Following a long and productive exchange resulting in four projects tackling local antimicrobial resistance (AMR) challenges, Georgia has committed to becoming an ICARS Mission Partner.
In reaction to the announcement, Robert Skov, Scientific Director said:
“It is wonderful to see the strong relationship we have developed with Georgia made official as they take the step to join ICARS as Mission Partners. It has been such a pleasure to work together over the past two years and grow our in-country networks to ensure the smooth implementation of new projects. Visiting the project sites and enthusiastic research teams at the end of last year was extremely motivating, and I look forward to seeing results emerge from these important interventions.”
In addition to Georgia, Zambia and India are also ICARS Mission Partners, working to promote the AMR agenda nationally and in their region, as well as providing valuable in-kind support. All partners bring unique capacity and expertise to support ICARS goal of tackling drug-resistant infections across the One Health Spectrum.
ICARS’ collaboration with Georgia already reaches back to 2020, when we co-developed the first human health intervention in Georgia. The project, which aims to optimise use of antibiotics for Surgical Antibiotic Prophylaxis (SAP), began implementation in 2021 and has already made great progress. By introducing an antimicrobial stewardship programme (ASP) adapted to the context from the WHO toolkit, the project aims to achieve 60% surgical antibiotic prophylaxis compliance within 12 months. In 2021, the first component of the ASP had been launched in three out of ten hospitals, and managers and healthcare professionals were motivated to achieve the goals of the programme. This year, ICARS together with the British Society for Antimicrobial Chemotherapy will develop and launch a MOOC that compliments the project.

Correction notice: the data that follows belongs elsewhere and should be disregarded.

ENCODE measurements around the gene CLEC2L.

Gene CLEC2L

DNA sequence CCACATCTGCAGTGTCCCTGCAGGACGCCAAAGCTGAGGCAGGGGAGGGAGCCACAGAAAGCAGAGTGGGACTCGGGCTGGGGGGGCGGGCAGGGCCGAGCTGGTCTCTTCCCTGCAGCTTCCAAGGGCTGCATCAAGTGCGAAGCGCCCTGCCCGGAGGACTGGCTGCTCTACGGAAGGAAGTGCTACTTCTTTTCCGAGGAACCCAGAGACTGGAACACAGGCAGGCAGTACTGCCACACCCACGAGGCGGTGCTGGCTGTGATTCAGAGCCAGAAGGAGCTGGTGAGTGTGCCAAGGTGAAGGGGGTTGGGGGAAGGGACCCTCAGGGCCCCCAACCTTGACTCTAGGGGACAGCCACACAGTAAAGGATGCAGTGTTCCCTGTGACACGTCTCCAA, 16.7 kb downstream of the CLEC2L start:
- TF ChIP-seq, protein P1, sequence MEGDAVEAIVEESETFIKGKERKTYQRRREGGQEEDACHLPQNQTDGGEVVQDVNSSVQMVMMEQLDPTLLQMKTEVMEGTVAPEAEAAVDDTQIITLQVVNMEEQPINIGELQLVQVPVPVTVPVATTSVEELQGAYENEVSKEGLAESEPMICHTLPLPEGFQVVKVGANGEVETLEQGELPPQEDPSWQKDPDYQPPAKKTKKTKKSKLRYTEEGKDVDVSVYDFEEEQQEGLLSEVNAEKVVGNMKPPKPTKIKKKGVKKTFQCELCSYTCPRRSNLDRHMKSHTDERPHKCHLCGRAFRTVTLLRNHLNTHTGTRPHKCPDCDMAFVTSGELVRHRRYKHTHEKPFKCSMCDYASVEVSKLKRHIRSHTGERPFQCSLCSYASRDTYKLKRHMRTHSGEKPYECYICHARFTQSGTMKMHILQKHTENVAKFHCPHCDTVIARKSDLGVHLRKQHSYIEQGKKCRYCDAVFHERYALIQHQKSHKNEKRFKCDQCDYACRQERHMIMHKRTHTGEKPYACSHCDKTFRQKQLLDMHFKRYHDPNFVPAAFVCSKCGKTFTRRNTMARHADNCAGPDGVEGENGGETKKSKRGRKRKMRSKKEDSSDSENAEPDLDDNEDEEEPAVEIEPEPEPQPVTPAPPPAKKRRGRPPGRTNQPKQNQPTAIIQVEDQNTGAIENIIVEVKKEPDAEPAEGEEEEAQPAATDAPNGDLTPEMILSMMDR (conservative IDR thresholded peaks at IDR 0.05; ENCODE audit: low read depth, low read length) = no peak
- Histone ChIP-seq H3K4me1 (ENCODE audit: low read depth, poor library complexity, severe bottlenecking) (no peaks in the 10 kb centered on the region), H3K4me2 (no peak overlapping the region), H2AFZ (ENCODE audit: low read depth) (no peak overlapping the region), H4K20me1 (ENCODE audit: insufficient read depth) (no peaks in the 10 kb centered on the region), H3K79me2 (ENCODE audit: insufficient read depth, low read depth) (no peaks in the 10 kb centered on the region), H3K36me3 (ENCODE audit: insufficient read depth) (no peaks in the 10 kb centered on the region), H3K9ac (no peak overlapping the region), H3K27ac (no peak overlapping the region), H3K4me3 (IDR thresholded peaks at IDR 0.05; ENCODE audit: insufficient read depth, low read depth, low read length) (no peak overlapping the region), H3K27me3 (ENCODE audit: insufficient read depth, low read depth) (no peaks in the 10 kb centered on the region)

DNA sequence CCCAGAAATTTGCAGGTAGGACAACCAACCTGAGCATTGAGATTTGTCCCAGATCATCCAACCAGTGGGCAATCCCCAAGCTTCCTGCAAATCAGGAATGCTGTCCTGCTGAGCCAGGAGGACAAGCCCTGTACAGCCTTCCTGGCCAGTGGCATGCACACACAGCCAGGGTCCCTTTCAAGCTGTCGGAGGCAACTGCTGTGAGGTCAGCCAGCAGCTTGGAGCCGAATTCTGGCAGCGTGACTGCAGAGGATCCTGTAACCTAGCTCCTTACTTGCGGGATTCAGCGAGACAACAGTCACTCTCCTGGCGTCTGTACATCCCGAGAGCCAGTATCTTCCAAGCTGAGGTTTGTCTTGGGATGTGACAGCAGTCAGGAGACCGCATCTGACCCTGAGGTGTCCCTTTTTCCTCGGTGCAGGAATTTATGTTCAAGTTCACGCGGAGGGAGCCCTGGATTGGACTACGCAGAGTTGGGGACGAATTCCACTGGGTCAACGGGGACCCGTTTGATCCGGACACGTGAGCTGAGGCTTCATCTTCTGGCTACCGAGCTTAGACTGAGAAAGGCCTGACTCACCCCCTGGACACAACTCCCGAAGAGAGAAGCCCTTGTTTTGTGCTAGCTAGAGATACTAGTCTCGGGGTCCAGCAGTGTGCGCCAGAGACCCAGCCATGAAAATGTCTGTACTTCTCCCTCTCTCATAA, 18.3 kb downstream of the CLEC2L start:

In addition, in February 2022, Georgia began implementing a further three projects across the human and animal health sectors.
New projects in Georgia
This project will establish timely and accurate identification of organisms using a Maldi-Tof platform, which can improve the quality and timeliness of organism identification as well as introducing the rapid antimicrobial susceptibility testing system (RAST) which can provide same day antimicrobial susceptibility testing (AST) results. Introduction of faster methods for identification and AST results will help to provide early targeted antibiotic treatment, with the aim to reduce broad spectrum antibiotic therapy, improve clinical outcomes, and reduce mortality.
Bloodstream infections (BSIs) are severe infections associated with high morbidity and mortality, thus empirical antibiotic treatment on suspicion of BSIs (i.e., therapy initiated without microbiological identification and susceptibility testing) is the standard procedure. Building on the scope of the above two projects, this project will test the feasibility of using Maldi-tof and rapid antimicrobial susceptibility testing (RAST) systems as part of a stewardship programme.
This project is the first attempt to engage poultry farmers in Georgia together with farm veterinarians to demonstrate that eliminating the use of antibiotics as growth promoters and “welcome” antibiotics on broiler farms in Georgia without compromising animal welfare, productivity and farm income.
As our project portfolio grows it is exciting to see complementarity and learning shared across projects as well as growing support from our partners.